As Milwaukee eases restrictions, Madison and Dane County tighten them due to COVID-19 spike

NOW: As Milwaukee eases restrictions, Madison and Dane County tighten them due to COVID-19 spike

MADISON, Wis. (CBS 58) – Dane County and Madison officials say large gatherings at bars and family parties where people do not adhere to social distancing or face covering guidelines are the cause of a recent spike in COVID-19 cases that has forced the county to put back in place certain restrictions to slow the spread of the coronavirus.

“We cannot keep moving in this direction,” Madison Mayor Satya Rhodes-Conway told reporters in a news conference. “It threatens our most vulnerable neighbors, it threatens our economy and it threatens all of our health and wellbeing.”

The Madison mayor emphasized the role that bars, parties and barbecues played in the surge in cases.

“It’s clear that alcohol and coronavirus do not mix,” Rhodes-Conway said.

According to Public Health Madison & Dane County, 614 positive cases of COVID-19 were reported between June 13 and June 26. 49 percent of those positive cases were from people between the ages of 18 and 25. 45 percent of those who tested positive said they attended a party or gathering outside their household.

One bar in particular, Kollege Klub on UW-Madison’s campus, was the scene of a viral photo taken on June 18 by Milwaukee Journal-Sentinel reporter Lawrence Andrea that showed a long line of young people waiting to enter without adhering to social distancing or face covering guidelines. Kollege Klub has been closed since last week because of cases tied to the bar and had planned to reopen on July 7.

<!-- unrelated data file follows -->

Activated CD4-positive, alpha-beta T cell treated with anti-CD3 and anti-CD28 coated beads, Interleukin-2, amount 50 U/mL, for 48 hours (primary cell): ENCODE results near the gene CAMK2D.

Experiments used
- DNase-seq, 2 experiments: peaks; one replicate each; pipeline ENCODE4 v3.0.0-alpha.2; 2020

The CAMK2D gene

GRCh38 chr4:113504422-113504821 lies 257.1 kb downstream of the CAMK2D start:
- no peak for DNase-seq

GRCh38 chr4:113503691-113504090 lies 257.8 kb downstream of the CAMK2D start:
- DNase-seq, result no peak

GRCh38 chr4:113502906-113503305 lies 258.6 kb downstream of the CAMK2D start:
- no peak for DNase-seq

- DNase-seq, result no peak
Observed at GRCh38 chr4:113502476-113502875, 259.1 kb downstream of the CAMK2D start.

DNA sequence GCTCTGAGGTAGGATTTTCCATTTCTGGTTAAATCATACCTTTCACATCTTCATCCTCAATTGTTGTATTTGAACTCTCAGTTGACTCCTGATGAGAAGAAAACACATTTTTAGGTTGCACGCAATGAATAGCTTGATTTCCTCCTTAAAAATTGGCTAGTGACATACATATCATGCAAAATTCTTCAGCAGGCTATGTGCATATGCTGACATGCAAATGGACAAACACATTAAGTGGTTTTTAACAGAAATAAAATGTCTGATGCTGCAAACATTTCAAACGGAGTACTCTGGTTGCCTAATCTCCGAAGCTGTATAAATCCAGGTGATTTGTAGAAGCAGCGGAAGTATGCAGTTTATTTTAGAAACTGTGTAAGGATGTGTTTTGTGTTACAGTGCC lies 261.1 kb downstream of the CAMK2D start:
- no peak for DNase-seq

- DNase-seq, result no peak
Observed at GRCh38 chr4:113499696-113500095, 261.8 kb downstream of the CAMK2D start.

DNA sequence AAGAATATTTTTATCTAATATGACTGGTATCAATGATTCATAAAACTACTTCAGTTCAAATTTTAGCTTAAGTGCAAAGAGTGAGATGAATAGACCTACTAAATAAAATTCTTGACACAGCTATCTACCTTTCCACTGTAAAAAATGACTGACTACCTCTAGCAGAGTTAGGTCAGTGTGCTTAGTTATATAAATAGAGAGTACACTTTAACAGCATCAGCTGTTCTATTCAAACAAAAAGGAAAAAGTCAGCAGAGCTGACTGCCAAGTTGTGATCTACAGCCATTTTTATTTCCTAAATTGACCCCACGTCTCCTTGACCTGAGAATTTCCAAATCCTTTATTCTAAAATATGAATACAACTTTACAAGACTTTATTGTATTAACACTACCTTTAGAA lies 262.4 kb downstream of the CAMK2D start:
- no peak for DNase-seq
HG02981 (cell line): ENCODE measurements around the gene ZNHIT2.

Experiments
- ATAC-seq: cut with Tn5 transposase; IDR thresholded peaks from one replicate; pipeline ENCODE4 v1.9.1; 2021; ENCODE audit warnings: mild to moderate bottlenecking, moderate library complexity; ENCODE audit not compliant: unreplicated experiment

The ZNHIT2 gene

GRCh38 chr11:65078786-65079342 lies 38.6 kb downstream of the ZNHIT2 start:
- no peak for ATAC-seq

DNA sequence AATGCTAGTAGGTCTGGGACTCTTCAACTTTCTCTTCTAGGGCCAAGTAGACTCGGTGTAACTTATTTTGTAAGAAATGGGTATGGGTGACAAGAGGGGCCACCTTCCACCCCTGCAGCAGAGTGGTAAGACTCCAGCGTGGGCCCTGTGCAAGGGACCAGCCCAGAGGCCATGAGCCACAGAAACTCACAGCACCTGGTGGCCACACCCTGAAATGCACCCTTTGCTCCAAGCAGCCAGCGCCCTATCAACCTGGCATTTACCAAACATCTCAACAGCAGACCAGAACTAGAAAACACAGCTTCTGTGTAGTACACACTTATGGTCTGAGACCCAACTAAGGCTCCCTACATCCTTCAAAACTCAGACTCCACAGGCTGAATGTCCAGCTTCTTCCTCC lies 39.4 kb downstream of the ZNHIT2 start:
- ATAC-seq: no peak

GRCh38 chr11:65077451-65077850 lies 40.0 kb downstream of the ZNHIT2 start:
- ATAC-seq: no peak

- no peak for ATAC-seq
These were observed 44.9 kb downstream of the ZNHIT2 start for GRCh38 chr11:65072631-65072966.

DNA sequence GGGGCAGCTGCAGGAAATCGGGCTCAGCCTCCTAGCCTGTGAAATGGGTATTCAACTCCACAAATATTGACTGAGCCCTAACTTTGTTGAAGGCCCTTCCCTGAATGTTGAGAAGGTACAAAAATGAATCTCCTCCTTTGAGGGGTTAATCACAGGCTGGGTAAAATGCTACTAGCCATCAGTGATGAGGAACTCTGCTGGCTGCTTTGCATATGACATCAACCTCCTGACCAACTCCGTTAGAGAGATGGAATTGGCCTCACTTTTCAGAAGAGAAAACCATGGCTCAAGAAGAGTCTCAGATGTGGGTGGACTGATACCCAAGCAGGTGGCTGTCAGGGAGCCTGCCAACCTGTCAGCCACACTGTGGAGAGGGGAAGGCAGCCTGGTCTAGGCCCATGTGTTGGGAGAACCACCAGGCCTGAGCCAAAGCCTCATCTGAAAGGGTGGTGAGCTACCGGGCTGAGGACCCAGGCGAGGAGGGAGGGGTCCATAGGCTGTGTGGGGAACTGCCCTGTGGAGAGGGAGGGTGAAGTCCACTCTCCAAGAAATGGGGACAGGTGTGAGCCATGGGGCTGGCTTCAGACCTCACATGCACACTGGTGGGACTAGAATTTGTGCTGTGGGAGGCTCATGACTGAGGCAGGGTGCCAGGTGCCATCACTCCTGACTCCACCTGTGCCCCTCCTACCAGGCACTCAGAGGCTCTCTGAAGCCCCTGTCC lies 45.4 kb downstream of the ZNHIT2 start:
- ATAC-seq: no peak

Because of the surge in cases, officials put in place a new emergency order to tighten restrictions on things like dining and mass gatherings.

The new order limits restaurant capacity to 25 percent and prohibits indoor service at bars.

The Tavern League of Wisconsin signaled a legal fight may be coming over the emergency order.

“The Dane County order blatantly ignores the Supreme Court decision and should be amended to comply with the Supreme Court decision,” Tavern League President Chis Marsicano said in a statement referring to the state Supreme Court’s decision to block the Evers administration’s Safer at Home order in May.

“While county officials are quick to blame the industry, they conveniently ignore the historic protests the city has experienced over the last three weeks in which thousands of people congregated with no regard to social distancing.”

But the data from public health officials indicates the protests did not play a large role in the spike.

“The numbers that indicate that they have been at a protest or demonstration are extremely small, I believe it’s only 12 folks,” Public Health Madison & Dane County Director Janel Heinrich said during the news conference.

One of the larger concerns is how young people’s behavior may affect the plan for in-person instruction at UW-Madison this fall.

“That’s going to make it more difficult to go back to what we would call normal instruction,” Jeff Pothof, UW Health’s chief quality and safety officer told CBS 58.

The new emergency order goes into effect the morning of July 2.

Share this article: